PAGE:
Parent-Delivered CBT May Widen Access to Anxiety Treatment

Batya Swift Yasgur, MA, LSW

May 24, 2017

Children with anxiety disorders benefit as much from parent-delivered cognitive-behavioral therapy (CBT) as from solution-focused brief therapy delivered by mental health professionals, and parent-delivered CBT is more cost-effective, new research shows.

"We already knew that parent-delivered CBT worked and that it was quicker than most CBT approaches for childhood anxiety disorder. But we wanted to establish whether it was more cost-effective than other types of brief psychological treatments for these children," study investigators Cathy Creswell, PhD, professor of developmental clinical psychology and National Institute of Health Research research professor, School of Psychology and Clinical Language Sciences, University of Reading, Berkshire, United Kingdom, told Medscape Medical News.

"The take-home message is that if you are looking for increased access to effective treatment for child anxiety disorders, the clinical outcomes are good for both treatments. But the cost savings associated with parent-delivered CBT seems to be a good reason for offering parents this approach as first-line treatment," she said.

The study was published online in the May 17 issue of the Lancet Psychiatry.

Lack of Access to Quality Care

Less than one third of children with anxiety disorders have access to professionally delivered evidence-based treatments, the authors note.  Moreover, treatments are "typically lengthy," often involving 14 to16 hour-long sessions in specialty settings.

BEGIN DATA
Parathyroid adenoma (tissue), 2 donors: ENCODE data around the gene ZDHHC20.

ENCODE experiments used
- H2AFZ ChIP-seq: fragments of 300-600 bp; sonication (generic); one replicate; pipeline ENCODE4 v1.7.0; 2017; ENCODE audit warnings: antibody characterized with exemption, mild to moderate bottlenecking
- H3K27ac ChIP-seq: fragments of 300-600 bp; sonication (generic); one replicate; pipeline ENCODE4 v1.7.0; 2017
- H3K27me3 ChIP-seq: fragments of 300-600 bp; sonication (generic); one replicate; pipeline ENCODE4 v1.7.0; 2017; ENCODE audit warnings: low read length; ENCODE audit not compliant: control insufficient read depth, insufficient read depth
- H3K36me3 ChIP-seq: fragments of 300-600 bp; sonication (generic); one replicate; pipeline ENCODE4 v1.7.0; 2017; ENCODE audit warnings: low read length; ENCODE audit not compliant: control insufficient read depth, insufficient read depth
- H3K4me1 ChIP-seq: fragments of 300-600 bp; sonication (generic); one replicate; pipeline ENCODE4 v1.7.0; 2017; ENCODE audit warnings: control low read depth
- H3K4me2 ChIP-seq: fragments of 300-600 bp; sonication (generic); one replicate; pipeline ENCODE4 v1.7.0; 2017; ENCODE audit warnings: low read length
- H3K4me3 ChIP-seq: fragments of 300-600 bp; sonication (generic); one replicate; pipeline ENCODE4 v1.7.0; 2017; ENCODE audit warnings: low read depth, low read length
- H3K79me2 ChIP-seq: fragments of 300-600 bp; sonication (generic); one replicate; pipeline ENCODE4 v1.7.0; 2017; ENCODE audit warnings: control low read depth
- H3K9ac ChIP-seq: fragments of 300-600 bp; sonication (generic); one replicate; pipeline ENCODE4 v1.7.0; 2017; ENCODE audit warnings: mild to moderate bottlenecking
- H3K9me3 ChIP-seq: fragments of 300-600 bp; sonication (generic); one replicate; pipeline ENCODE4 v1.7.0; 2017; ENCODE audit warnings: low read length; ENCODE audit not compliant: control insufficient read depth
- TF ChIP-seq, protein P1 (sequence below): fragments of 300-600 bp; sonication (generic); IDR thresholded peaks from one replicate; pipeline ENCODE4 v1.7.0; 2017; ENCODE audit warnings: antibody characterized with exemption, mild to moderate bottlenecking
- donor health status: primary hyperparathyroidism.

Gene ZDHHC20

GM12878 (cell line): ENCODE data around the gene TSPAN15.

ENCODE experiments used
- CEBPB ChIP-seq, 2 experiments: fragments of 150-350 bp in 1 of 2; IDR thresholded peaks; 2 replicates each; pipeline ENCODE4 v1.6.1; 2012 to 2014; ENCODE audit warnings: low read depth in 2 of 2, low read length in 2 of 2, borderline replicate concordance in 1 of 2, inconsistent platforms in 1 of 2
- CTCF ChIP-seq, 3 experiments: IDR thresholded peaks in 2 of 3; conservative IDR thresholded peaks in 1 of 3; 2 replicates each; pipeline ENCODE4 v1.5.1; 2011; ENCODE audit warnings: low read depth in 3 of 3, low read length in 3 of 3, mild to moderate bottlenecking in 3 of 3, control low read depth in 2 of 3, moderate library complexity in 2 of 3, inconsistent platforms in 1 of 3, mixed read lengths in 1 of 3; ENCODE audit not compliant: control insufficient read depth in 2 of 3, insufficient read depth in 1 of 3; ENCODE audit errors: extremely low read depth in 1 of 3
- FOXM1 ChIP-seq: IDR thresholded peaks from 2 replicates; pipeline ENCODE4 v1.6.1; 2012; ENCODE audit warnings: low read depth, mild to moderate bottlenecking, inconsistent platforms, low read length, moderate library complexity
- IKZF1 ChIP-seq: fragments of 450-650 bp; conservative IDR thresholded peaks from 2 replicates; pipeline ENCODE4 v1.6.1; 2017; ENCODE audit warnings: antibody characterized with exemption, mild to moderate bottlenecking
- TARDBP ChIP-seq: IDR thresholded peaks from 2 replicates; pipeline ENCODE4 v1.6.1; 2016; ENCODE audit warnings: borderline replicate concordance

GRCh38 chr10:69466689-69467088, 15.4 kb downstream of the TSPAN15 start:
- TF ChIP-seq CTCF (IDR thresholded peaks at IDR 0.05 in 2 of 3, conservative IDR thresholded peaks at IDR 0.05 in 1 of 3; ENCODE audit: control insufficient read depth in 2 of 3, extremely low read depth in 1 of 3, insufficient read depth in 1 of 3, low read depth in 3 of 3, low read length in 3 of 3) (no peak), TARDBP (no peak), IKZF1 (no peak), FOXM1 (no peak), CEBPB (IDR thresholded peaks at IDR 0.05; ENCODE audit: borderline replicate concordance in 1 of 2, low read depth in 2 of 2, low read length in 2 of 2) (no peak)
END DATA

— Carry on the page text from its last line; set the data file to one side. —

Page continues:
Previous studies of parent-delivered CBT showed outcomes similar to those of more traditionally delivered CBT. "However, whether this therapy would be superior to a credible, alternative, brief psychological treatment remains unclear," they note.

"In the UK and many other places around the world, it is just not possible for services to deliver intense CBT treatment to children with anxiety. Much briefer treatments are in use but have not yet been formally evaluated," said Dr Creswell.

To investigate the relative benefits of brief interventions, the researchers compared the effectiveness and cost-effectiveness of parent-delivered CBT to solution-focused brief therapy, which is widely used in National Health Service (NHS) mental health settings for treating children with anxiety.

They randomly assigned children with anxiety, aged 5 to 12 years, on a 1:1 basis to receive parent-delivered CBT or solution-focused brief therapy.

Families in both groups received approximately 5 hours of treatment. Before the trial, the therapists received a 2-day training in each treatment approach.

In the CBT group, parents received a self-help book and up to eight weekly sessions of therapist-supported brief guided parent-delivered CBT. Of these, four were conducted face-to-face and four were conducted via brief telephone interviews.

Solution-focused brief therapy consisted of an initial face-to-face session with the parent and child, four face-to-face sessions with the child, and a final session with the parent and child.

Assessment points took place at baseline (prior to randomization), after treatment (primary endpoint), and 6 months after treatment completion.

The primary outcome was an improvement of "much" or "very much," as measured by the Clinical Global Impression of Improvement (CGI-I) scale. The CGI-I score was based on parent and child report on the Anxiety Disorders Interview Schedule, child and parent version.

A variety of clinical scales were used to measure secondary outcomes related to clinical severity ratings. Quality-adjusted life-years (QALYs) that were used in cost-utility analysis were derived from the Child Health Utility 9D.

Increased Access, Reduced Cost

The researchers "adopted a societal perspective" to assess resource use and costs, including all health, social care, non-NHS cost-generating services, and lost leisure and productivity time estimates for parents.

Between March 23, 2012, and March 31, 2014, 136 children were randomly assigned to receive brief guided parent-delivered CBT (n = 68) or solution-focused brief therapy (n = 68).